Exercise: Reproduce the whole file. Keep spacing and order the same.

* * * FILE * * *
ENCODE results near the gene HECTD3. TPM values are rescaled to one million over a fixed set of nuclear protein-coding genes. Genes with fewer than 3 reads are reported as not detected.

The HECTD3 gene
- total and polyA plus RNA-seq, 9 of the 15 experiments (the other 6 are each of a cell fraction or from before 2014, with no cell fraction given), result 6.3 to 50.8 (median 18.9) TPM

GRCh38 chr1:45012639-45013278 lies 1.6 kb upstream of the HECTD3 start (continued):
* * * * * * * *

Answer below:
ENCODE results near the gene HECTD3. TPM values are rescaled to one million over a fixed set of nuclear protein-coding genes. Genes with fewer than 3 reads are reported as not detected.

The HECTD3 gene
- total and polyA plus RNA-seq, 9 of the 15 experiments (the other 6 are each of a cell fraction or from before 2014, with no cell fraction given), result 6.3 to 50.8 (median 18.9) TPM

GRCh38 chr1:45012639-45013278 lies 1.6 kb upstream of the HECTD3 start (continued):